Spinal dopaminergic D1 and D5 receptors contribute to reserpine-induced fibromyalgia-like pain in rats.
Invitamos a leer el artículo: “Spinal dopaminergic D1 and D5 receptors contribute to reserpine-induced fibromyalgia-like pain in rats”, en la que colaboró el Doctor Vinicio Granados Soto, Investigador de Cinvestav Sede Sur
Autores: Yarim Elideth De la Luz Cuellar, Erick Josué Rodríguez Palma, Úrzula Franco Enzástiga, Myrna Déciga Campos, Francisco Mercado, Vinicio Granados Soto
Felicitamos al estudiantado y profesorado que contribuyeron en esta investigación por su arduo trabajo.
Abstract: Fibromyalgia is a complex pain syndrome without a precise etiology. Reduced monoamines levels in serum and cerebrospinal fluid in fibromyalgia patients has been reported and could lead to a dysfunction of descending pain modulatory system producing the painful syndrome. This study evaluated the role of D1-like dopamine receptors in the reserpine-induced fibromyalgia-like pain model in female Wistar rats. Reserpine-treated animals were intrathecally injected with different dopamine receptors agonists and antagonists, and small interfering RNAs (siRNAs) against D1 and D5 receptor subtypes. Withdrawal and muscle pressure thresholds were assessed with von Frey filaments and the Randall-Selitto test, respectively. Expression of D1-like receptors in lumbar spinal cord and dorsal root ganglion was determined using real time polymerase chain reaction (qPCR). Reserpine induced tactile allodynia and muscle hyperalgesia. Intrathecal dopamine and D1-like receptor agonist SKF-38393 induced nociceptive hypersensitivity in naïve rats, whilst this effect was prevented by the D1-like receptor antagonist SCH-23390. Moreover, SCH-23390 induced a sex-dependent antiallodynic effect in reserpine-treated rats. Furthermore, transient silencing of D1 and D5 receptors significantly reduced reserpine-induced hypersensitivity in female rats. Reserpine slightly increased mRNA D5 receptor expression in dorsal spinal cord, but not in DRG. This work provides new insights about the involvement of the spinal dopaminergic D1/D5 receptors in reserpine-induced hypersensitivity in rats.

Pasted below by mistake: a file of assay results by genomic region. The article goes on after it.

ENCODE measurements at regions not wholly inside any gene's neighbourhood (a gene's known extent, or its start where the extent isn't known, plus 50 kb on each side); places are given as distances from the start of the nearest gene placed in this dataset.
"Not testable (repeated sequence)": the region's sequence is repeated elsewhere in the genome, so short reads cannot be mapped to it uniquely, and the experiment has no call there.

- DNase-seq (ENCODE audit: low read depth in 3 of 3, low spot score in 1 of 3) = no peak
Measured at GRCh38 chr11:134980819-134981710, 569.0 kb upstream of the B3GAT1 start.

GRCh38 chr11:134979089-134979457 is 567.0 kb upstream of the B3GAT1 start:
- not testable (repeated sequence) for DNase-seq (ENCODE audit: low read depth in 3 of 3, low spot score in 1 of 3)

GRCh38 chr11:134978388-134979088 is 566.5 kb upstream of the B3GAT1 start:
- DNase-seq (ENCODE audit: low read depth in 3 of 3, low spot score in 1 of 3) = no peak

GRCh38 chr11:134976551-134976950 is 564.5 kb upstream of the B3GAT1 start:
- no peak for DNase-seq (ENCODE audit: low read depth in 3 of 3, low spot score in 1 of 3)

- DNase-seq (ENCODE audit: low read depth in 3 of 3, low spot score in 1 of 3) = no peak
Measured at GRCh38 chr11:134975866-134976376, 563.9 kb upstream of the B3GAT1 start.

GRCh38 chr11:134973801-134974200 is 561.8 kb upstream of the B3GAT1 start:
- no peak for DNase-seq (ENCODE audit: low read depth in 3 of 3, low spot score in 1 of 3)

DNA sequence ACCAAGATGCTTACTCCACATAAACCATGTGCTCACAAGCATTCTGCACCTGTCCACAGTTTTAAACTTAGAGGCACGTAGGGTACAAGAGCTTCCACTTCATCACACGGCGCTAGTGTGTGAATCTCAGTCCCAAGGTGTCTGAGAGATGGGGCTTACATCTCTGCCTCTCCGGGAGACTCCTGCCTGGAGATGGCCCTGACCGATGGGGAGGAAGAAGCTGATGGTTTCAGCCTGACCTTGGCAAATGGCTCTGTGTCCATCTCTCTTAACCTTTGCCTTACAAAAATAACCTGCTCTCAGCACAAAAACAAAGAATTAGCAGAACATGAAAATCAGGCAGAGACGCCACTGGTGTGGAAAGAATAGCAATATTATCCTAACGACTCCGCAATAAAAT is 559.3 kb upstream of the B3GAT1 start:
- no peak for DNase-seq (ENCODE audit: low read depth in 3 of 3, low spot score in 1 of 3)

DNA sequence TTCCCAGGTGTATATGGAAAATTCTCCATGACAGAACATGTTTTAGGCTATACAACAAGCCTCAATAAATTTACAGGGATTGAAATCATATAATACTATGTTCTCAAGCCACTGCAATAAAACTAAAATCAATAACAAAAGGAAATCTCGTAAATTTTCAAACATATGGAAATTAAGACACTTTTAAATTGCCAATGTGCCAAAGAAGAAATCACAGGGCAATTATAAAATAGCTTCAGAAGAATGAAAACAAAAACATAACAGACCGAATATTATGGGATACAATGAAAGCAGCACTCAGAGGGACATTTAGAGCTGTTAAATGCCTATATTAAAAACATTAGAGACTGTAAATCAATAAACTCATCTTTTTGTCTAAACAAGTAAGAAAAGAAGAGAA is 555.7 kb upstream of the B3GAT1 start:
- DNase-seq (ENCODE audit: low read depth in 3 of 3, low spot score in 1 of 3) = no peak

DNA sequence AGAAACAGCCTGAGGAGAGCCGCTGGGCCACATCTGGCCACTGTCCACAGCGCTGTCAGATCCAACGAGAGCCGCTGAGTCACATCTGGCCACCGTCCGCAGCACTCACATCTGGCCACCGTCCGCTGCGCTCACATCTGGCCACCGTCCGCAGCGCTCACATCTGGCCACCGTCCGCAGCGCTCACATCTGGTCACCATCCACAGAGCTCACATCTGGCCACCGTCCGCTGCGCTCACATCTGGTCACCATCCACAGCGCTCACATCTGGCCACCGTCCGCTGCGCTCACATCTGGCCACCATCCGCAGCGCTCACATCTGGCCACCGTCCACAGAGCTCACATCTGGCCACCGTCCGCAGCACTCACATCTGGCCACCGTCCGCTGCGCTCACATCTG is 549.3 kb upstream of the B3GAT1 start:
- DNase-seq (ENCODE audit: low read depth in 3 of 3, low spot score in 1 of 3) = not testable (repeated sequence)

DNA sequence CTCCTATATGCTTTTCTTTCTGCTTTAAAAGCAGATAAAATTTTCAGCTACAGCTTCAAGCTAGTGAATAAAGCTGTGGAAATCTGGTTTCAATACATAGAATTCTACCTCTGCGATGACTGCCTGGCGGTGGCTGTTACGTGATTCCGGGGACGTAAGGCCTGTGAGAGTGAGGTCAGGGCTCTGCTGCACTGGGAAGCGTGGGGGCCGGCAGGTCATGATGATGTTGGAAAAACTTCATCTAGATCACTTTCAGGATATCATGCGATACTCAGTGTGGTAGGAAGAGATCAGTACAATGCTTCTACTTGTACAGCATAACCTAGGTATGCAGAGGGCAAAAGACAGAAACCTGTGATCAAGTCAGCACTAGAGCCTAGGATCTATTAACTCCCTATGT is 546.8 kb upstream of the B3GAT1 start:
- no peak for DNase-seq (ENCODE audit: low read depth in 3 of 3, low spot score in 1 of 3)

Keywords: Dopamine receptors, Fibromyalgia, PainReserpine